As marketers, we often focus on the value and return of individual channels, and talk about things like CPA and ROAS. But let’s take a step back for a moment. Thinking more holistically, let’s look at the total sales and marketing cost required to earn a customer. That’s CAC, or Customer Acquisition Cost.
The lower the CAC, the more efficient and effective marketing and sales programs are.
If you’re not yet looking at marketing and sales costs this way, you may want to, as it’s a popular metric among executives and investors.
Here are 3 surefire ways to improve your CAC.
#1 CRO Conversion Rate Optimization
CRO helps you identify and remove any barriers that prevent valuable traffic from converting. Make sure it is easy for your site visitors to convert into leads, or to convert into customers, or make purchases on your site.
Questions to consider:
- Is your site optimized?
- How does your mobile form fill work?
- How easy is it for me to buy on your site — are there a lot of hoops that even you wouldn’t jump through?
- Is the website copy uber clear and has it been tested?
- Aim for “no friction” during the sales process so you can go for the gold.
You can also set up goals in GA to drill deep into the shopping cart abandonment rate, diagnose how your landing pages are performing and better evaluate your site performance.
Quick Tip: Run a site speed analysis on the 5 top landing pages on your website, identify a couple of to-dos, and put them on your website development priority list. Site speed has a big impact on how well users engage on your site.
#2 Maximize your current customers
It’s just good business to ensure that you are keeping current customers happy, loyal, and coming back.
- Improve re-purchasing among current customers (and lower overall CAC), by offering an upgrade or something new that they will want to try.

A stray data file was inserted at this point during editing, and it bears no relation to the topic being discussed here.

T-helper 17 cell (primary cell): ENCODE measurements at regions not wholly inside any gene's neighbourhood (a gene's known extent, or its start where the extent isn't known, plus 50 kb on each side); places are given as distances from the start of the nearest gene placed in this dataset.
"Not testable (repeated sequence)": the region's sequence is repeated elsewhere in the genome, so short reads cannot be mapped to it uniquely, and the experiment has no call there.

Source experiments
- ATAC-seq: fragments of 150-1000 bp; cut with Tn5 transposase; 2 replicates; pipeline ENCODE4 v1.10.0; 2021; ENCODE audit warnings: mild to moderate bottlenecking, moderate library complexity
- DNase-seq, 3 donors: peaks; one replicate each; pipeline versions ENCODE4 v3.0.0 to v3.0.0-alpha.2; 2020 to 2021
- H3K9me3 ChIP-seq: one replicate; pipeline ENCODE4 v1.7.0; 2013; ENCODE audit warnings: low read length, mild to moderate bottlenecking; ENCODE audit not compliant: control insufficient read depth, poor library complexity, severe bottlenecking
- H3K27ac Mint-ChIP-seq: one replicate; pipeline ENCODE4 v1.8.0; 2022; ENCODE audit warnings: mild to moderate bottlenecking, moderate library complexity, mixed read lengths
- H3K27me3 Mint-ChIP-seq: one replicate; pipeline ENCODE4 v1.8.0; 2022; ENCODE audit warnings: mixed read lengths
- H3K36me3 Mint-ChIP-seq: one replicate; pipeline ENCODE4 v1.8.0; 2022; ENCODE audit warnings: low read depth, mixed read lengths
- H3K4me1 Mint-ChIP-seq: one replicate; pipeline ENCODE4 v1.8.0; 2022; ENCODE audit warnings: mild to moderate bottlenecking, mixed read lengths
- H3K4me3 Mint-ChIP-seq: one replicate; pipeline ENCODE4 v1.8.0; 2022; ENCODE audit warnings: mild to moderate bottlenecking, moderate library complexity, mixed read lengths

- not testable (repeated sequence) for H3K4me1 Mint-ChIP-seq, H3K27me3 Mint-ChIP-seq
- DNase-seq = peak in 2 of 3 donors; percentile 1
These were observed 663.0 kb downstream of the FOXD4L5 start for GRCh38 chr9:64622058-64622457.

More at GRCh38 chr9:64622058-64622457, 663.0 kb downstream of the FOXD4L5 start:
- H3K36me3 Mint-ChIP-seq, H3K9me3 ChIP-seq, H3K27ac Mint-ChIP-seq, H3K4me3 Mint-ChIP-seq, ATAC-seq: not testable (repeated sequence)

- Maybe you have a new product coming down the line — consider offering it to current customers first for that ‘special customer’ feeling and increase in purchase rate.
- If you can’t currently offer customers something new, take steps to improve customer retention. You don’t want ‘leaky bucket syndrome’ — spending budget to obsessively acquire new customers while current customers are ‘leaking’ out of the bottom of the bucket. If you need ideas on how to how to maximize current customers, hit us up.
A few areas to look at:
- Identify who your best customers are, and not just based on revenue. Dig deeper and look at the profitability of your customers.
- Looking at customer profitability can help you recognize problems in product pricing, sales approach, marketing methods, and more.
- You may notice certain salespeople tend to bring in greater (or fewer) profitable accounts; you might find similarities between your most profitable customers that help you target more of them.
- This is especially beneficial if a significant chunk of your company’s revenue is generated by a small number of customers.
- RFM Analysis (Recency, Frequency + Monetary Value) – Look at your entire customer base to identify new customers, champions, and even those who are at risk of churn.
- Retention Rate – Understand what your current retention rate is, identify where you may be losing current customers, and work to close the experience gaps that are creating churn.
#3 Evaluate your current customer acquisition strategy by channel
All channels are not created equal. The more robust your analytics, measurement, and testing, the better your CAC will be. It’s worth the time to invest in going beyond the basics. For example, have you reviewed your attribution model recently? At Two Octobers, we find a position-based attribution model works best across a range of business types, and is generally more accurate than the default last-click attribution model.
If you want another brain to bounce this off of, take advantage of our complimentary 20-minute consult here or one of our analytics training programs.